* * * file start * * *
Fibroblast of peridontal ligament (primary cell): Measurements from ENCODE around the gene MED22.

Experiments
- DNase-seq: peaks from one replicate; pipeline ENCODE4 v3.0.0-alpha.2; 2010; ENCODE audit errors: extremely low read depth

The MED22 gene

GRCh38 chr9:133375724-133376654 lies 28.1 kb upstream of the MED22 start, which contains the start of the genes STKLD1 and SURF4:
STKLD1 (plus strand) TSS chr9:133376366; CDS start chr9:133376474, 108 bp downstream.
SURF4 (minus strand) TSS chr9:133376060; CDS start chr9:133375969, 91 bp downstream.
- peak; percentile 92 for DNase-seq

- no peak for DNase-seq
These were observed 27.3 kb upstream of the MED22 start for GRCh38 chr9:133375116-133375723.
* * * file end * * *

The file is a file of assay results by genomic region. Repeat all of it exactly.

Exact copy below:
Fibroblast of peridontal ligament (primary cell): Measurements from ENCODE around the gene MED22.

Experiments
- DNase-seq: peaks from one replicate; pipeline ENCODE4 v3.0.0-alpha.2; 2010; ENCODE audit errors: extremely low read depth

The MED22 gene

GRCh38 chr9:133375724-133376654 lies 28.1 kb upstream of the MED22 start, which contains the start of the genes STKLD1 and SURF4:
STKLD1 (plus strand) TSS chr9:133376366; CDS start chr9:133376474, 108 bp downstream.
SURF4 (minus strand) TSS chr9:133376060; CDS start chr9:133375969, 91 bp downstream.
- peak; percentile 92 for DNase-seq

- no peak for DNase-seq
These were observed 27.3 kb upstream of the MED22 start for GRCh38 chr9:133375116-133375723.